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How stakeholders’ data literacy contributes to student success in higher education: a goal-oriented analysis. Al-Shabandar, R., Hussain, A.

How stakeholders’ data literacy contributes to student success in higher education: a goal-oriented analysis

J., Liatsis, P., & Keight, R. (2018). Analyzing learners behavior in MOOCs: An examination of performance and motivation using a data-driven approach. IEEE Access, 6, 73669–73685.Article Google Scholar Beneito-Montagut, R. (2017). Big data and educational research. Digital Literacies and eCompetence. 17439884.2020. This article addresses the deliberately speculative question of ‘What might the school of 2030 be like?’


, with a specific focus on the influences of digital technologies. The article adopts the methodological approach of ‘social science fiction’ to explore the ways in which digital technologies might be used in one Australian high school in 2030 (Lakeside), and what this might mean for the people whose lives are enmeshed with these technologies. Through the co-construction of five social science fiction ‘vignettes’ about life within Lakeside, the article considers the increasing prevalence of dataveillance, digital deskilling and the de-territorialization of schooling.

The article then goes on to consider changing relationships between time/place, material and coded structures, as well as the increasingly platformized and data-driven nature of schooling in the 2020s. Developing Digital Literacy Skills - Developing Digital Literacy Skills Digital literacy refers to a particular set of competencies that allow you to function and participate fully in a digital world.

Developing Digital Literacy Skills -

Students, nowadays, are generally considered to be digital natives; able to use technology effectively and easily. However, it is equally important to teach students how to become digital citizens. Privacy matters because it empowers us all. Imagine having a master key for your life.

Privacy matters because it empowers us all

A key or password that gives access to the front door to your home, your bedroom, your diary, your computer, your phone, your car, your safe deposit, your health records. Would you go around making copies of that key and giving them out to strangers? Probably not the wisest idea – it would be only a matter of time before someone abused it, right? So why are you willing to give up your personal data to pretty much anyone who asks for it? 13562517.2018. DIGITAL LITERACY VS THE ANTI-HUMAN MACHINE: A PROXY DEBATE FOR OUR TIMES? (For the Vox Pol report that asks is digital literacy a solution to hate speech, extremism, and associated activities online?)


Sir Tim Berners-Lee, whose HTTP protocol enabled the Web, has been recently quoted as saying, “we have demonstrated that the web has failed”. Instead of “serving humanity”, he said, we now have a “large-scale emergent phenomenon, which is anti-human” (Brooker, 2018; n.p.). Given that he has previously argued that the Web was a humanistic artefact of the Enlightenment (Berners-Lee et al., 2006) — a “social machine” (Berners-Lee & Fischetti 1999; 172) — we can assume that by ‘anti-human’ Berners-Lee means the Web has become a place where tolerance, rational thought, and scientific epistemologies that promote human progress have been overwhelmed by their binary opposites.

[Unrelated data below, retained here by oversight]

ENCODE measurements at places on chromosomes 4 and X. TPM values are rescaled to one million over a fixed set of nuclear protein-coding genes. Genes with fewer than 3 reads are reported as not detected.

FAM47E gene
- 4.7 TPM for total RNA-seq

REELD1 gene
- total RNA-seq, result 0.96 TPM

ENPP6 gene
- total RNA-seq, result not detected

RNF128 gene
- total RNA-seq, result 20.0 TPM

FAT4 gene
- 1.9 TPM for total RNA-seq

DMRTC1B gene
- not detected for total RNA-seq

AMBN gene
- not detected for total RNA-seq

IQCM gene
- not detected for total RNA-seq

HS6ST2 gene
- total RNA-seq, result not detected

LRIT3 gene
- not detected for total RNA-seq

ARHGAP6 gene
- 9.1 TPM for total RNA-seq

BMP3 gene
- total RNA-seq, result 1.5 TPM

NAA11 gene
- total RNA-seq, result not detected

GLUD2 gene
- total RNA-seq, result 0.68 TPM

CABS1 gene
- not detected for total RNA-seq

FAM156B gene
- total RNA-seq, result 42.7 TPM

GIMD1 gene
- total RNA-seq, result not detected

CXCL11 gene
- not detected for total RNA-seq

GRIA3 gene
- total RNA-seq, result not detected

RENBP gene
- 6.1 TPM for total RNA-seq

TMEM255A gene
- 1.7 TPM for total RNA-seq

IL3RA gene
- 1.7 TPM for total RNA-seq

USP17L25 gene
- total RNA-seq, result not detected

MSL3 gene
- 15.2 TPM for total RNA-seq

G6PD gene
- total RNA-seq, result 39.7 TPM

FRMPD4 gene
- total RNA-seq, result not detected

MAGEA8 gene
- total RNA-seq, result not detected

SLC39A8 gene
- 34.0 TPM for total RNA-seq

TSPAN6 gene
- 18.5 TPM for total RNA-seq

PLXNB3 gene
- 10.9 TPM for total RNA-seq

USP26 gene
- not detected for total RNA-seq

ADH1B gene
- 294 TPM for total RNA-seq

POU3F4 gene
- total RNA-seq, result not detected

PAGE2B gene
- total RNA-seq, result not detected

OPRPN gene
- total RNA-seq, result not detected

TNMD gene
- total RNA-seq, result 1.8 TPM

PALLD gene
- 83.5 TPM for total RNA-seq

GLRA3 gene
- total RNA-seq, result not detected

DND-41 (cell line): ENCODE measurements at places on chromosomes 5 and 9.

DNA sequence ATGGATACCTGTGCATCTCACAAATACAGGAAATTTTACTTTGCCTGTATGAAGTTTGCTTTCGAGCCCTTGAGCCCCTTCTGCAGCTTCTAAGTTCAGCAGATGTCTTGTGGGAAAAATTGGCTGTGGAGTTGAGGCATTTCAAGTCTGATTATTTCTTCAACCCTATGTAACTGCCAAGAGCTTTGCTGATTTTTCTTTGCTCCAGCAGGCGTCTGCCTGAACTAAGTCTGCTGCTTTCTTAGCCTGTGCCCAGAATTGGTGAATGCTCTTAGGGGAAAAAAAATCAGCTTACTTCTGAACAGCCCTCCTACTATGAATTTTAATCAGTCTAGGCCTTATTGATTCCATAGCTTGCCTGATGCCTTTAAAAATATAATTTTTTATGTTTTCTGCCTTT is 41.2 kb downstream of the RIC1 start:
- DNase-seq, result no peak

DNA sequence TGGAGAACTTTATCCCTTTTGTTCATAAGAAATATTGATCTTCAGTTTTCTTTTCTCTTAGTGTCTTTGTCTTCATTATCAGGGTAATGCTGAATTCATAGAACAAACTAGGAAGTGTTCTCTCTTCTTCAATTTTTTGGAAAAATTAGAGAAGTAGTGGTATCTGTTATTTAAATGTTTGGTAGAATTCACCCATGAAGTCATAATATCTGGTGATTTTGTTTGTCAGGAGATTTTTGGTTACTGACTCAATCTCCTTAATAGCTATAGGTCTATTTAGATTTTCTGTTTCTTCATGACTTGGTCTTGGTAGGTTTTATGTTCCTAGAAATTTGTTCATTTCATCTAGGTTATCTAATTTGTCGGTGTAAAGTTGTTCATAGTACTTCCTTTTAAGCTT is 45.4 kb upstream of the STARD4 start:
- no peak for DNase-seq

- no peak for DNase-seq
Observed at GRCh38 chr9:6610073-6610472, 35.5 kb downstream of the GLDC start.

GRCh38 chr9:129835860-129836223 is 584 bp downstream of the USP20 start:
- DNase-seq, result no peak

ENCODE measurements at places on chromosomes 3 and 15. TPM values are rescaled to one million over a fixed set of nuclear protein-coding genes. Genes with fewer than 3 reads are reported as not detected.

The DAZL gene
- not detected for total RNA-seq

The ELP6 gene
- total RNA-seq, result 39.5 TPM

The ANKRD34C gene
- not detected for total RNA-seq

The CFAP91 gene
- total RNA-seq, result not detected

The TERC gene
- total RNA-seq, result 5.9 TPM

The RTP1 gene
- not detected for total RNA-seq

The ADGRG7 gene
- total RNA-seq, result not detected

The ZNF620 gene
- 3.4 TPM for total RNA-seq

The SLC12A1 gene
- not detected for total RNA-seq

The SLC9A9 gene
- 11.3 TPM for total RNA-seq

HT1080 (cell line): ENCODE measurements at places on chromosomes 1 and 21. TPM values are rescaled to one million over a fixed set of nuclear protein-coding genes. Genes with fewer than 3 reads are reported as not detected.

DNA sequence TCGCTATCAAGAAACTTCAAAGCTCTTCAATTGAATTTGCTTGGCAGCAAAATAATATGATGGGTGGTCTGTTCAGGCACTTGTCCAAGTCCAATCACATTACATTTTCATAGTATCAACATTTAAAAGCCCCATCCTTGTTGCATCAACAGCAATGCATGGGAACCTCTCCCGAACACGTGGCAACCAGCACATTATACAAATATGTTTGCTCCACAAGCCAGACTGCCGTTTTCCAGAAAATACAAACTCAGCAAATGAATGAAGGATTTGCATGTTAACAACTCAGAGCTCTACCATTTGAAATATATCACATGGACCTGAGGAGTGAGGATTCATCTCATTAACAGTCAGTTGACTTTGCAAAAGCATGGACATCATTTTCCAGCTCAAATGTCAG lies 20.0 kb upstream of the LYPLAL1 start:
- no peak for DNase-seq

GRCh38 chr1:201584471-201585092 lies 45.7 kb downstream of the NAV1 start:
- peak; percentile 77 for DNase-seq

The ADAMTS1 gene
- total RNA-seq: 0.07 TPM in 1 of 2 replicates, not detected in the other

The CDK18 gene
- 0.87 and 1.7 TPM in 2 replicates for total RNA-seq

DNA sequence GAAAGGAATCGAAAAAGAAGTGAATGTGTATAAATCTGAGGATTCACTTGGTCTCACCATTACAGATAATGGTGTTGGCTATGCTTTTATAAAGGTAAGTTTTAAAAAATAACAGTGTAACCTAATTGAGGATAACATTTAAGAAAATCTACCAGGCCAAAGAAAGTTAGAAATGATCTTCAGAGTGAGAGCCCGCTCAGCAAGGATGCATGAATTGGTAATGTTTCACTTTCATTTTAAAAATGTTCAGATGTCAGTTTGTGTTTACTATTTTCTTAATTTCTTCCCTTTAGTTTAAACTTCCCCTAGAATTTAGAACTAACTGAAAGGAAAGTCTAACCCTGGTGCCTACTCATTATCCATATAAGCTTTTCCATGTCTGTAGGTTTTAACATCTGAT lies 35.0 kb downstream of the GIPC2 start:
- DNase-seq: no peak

This volume is about extreme digital speech but it is difficult to isolate its exponents from the rest of the anti-human machine. This means the problem is much bigger than skills. Atwan, A. What should be learnt? – The blog. During my inaugural I asked participants to rank how important they thought a number of different possible 'learning outcomes' would be in 2033.

What should be learnt? – The blog

The results are shown in Figure 1 below. As you can see the highest ranked item was'learning to learn'. Handwriting was identified as the least important of the twelve offered options. Of course we cannot know what the most important things will be for young people to learn to prepare them for life in 2033 because we cannot know what life will be like then. Looking back to 2005 illustrates the magnitude of change in the last 14 years (see Figure 2). Care at the core. How should we teach? – The blog. In my last post I set out why I thought schooling as it currently exists is a problem.

How should we teach? – The blog

In this post I start to explore possible solutions - specifically by looking at how we ought to teach. In order to understand how we ought to teach we need to understand how people learn - because teaching ought to enhance learning. I have previously set out my views on learning, but also summarising them here. We all know about learning by being told (Figure 1) - it is the predominant form of how we are expected to learn in school. We are also familiar with the idea of learning by doing, though in schools this is usually decontextualised (Figure 2). Theorizing digital learning. This post is inspired by Dean Dad’s July 10 piece “Ideas in Search of a Theory: Day Two of the ‘Future of Higher Ed’ Conference.”

Theorizing digital learning

In that post, Matt wrote that “the issues public higher ed is facing now are ‘undertheorized’” -- and that “some connecting of the dots could go a long way.” Dean Dad was talking about public higher ed, but his lament could apply just as easily to our digital learning conversation. How do the articles in each week’s “Inside Digital Learning” hang together?

Is there a framework that we can apply to help us understand the latest news about new online programs or the most recent data on the shift from residential to online education? Anyone adding this to their reading list? #LAICILIPire19… #OpenBlog19 Are we the baddies? – Do academics dream of electric sheep? I’ve been thinking a lot about critical digital literacies and how I, as a supplier and ‘evangelist’, balance my professional role and my personal views.

#OpenBlog19 Are we the baddies? – Do academics dream of electric sheep?

It has lead me to ask “are we the baddies?”. Before you read on, watch this brilliant Mitchell and Webb sketch: Who’s we? Well, I suppose I’m talking about those of us who make decisions about technologies, promote technologies or supply them. Particularly, institutionally-provided technologies. I am a supplier of services.

Fujitsu. EDM122: Digital Literacies and Open Practice. 2018 review: 21st century knowledge and skills. How to develop the knowledge and skills that learners will need in the 21st century was a growing topic of discussion not just in education but in the general media during 2018.

2018 review: 21st century knowledge and skills